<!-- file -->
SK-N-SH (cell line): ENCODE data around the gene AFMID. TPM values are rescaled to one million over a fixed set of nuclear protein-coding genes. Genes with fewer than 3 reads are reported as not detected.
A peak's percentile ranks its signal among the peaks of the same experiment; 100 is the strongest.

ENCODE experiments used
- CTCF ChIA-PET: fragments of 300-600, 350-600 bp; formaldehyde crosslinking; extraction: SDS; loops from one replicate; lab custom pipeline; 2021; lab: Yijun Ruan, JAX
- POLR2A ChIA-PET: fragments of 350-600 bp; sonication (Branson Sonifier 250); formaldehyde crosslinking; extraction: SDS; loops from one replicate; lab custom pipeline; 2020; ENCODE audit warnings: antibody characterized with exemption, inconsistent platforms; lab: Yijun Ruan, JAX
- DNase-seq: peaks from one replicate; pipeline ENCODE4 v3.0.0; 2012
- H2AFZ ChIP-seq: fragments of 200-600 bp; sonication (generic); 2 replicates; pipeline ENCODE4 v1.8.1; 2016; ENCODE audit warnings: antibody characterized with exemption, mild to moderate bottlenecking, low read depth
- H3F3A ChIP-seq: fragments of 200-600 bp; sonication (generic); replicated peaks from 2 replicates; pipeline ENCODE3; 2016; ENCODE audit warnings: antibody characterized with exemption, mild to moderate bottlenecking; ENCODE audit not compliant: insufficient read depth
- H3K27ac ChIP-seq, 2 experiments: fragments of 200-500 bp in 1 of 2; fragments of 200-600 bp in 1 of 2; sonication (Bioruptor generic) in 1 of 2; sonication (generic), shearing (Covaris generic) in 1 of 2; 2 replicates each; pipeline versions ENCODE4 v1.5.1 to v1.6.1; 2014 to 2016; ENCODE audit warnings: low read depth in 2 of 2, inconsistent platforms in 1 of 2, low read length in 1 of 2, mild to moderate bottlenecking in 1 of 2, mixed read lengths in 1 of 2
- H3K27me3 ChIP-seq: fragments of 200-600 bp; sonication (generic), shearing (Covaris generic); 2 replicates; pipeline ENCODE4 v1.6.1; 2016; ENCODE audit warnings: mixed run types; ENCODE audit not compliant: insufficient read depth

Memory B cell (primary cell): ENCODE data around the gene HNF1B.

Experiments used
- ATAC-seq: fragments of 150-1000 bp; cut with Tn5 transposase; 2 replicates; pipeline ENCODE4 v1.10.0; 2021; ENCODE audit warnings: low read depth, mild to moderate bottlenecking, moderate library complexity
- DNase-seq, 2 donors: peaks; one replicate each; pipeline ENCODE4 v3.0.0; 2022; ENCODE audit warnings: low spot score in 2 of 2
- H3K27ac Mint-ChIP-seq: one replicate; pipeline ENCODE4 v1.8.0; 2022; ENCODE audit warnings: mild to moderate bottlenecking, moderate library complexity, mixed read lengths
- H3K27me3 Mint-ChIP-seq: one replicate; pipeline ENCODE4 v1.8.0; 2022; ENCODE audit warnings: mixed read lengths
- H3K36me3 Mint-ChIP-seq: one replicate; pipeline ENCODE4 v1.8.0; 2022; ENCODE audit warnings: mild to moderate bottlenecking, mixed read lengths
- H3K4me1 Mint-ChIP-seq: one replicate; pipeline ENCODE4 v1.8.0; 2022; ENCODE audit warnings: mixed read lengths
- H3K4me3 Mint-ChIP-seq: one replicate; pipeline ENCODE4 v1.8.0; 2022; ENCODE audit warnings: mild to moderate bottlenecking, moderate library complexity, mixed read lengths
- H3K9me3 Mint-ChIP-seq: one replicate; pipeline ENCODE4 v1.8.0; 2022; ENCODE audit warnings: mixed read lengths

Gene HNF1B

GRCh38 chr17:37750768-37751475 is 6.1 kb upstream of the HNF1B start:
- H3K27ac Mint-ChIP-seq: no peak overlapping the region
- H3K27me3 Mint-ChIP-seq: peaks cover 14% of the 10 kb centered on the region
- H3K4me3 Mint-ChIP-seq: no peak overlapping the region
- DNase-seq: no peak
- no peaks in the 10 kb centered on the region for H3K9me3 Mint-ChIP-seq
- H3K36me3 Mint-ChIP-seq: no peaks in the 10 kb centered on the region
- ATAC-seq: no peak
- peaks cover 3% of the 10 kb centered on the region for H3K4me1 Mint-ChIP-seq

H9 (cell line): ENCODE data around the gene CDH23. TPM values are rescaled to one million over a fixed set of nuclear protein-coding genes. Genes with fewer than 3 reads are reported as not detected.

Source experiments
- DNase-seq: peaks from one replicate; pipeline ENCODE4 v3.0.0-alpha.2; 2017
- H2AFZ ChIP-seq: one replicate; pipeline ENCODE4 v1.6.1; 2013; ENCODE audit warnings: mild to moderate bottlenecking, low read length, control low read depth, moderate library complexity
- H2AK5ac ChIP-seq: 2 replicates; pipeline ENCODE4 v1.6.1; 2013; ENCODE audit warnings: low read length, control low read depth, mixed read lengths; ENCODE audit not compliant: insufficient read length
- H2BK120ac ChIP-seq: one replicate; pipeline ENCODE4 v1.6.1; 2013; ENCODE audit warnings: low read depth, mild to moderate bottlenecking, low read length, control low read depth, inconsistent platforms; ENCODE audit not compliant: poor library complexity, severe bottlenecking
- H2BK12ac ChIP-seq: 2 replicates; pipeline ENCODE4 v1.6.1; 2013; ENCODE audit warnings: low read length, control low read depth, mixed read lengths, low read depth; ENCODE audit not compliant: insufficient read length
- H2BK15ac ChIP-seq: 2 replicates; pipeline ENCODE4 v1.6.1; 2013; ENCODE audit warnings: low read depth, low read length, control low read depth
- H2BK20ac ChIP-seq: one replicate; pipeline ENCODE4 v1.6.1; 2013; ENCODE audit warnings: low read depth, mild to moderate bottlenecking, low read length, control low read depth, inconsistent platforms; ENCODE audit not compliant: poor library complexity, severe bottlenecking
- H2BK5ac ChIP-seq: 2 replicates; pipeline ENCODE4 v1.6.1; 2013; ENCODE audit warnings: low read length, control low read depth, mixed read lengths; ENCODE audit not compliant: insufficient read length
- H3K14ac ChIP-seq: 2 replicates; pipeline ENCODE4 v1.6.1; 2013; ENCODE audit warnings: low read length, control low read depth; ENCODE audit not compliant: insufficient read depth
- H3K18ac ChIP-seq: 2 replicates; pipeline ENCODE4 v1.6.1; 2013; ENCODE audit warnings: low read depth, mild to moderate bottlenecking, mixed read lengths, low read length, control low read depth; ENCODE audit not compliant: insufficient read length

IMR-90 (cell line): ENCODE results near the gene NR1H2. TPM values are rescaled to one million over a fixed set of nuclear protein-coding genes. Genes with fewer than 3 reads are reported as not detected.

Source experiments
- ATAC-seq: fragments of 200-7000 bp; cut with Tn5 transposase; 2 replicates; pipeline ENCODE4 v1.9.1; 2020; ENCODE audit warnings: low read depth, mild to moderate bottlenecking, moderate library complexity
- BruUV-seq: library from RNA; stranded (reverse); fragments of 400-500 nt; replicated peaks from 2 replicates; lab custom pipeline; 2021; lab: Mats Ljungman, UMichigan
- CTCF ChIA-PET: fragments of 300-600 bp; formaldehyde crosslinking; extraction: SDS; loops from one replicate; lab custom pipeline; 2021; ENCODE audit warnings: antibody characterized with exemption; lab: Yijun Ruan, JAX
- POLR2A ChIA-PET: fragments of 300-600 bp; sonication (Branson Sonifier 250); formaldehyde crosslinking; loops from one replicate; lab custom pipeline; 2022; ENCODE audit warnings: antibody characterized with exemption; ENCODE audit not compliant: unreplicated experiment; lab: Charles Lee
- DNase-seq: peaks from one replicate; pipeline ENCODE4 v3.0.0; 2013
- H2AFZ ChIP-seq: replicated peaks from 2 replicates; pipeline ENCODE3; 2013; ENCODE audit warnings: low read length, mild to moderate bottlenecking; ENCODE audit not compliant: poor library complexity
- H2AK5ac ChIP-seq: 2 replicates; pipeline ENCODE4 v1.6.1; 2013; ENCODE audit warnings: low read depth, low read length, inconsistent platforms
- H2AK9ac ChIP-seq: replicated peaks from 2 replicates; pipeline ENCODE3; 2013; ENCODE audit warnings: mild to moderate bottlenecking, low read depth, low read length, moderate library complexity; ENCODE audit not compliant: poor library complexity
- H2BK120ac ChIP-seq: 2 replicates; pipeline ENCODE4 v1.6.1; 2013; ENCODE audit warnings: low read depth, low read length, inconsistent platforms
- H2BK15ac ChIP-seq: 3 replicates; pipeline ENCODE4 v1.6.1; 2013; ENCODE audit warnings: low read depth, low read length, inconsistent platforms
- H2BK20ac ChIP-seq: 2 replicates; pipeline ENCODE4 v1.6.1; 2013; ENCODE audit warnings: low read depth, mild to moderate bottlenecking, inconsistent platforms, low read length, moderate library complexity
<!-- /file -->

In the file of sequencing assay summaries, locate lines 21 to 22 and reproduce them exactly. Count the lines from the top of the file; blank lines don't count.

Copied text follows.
Gene HNF1B

GRCh38 chr17:37750768-37751475 is 6.1 kb upstream of the HNF1B start: